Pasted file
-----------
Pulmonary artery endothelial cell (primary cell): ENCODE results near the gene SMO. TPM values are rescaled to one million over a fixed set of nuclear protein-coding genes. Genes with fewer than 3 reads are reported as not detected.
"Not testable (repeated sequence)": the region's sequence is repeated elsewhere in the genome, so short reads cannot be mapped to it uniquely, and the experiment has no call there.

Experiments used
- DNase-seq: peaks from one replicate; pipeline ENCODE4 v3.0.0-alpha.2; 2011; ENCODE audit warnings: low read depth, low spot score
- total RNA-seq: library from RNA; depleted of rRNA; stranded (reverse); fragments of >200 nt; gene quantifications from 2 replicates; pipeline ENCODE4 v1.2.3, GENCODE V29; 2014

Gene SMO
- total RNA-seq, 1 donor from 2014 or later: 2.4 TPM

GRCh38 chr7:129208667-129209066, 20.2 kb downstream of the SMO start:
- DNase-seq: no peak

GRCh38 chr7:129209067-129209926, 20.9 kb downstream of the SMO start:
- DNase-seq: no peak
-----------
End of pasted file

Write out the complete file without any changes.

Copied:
Pulmonary artery endothelial cell (primary cell): ENCODE results near the gene SMO. TPM values are rescaled to one million over a fixed set of nuclear protein-coding genes. Genes with fewer than 3 reads are reported as not detected.
"Not testable (repeated sequence)": the region's sequence is repeated elsewhere in the genome, so short reads cannot be mapped to it uniquely, and the experiment has no call there.

Experiments used
- DNase-seq: peaks from one replicate; pipeline ENCODE4 v3.0.0-alpha.2; 2011; ENCODE audit warnings: low read depth, low spot score
- total RNA-seq: library from RNA; depleted of rRNA; stranded (reverse); fragments of >200 nt; gene quantifications from 2 replicates; pipeline ENCODE4 v1.2.3, GENCODE V29; 2014

Gene SMO
- total RNA-seq, 1 donor from 2014 or later: 2.4 TPM

GRCh38 chr7:129208667-129209066, 20.2 kb downstream of the SMO start:
- DNase-seq: no peak

GRCh38 chr7:129209067-129209926, 20.9 kb downstream of the SMO start:
- DNase-seq: no peak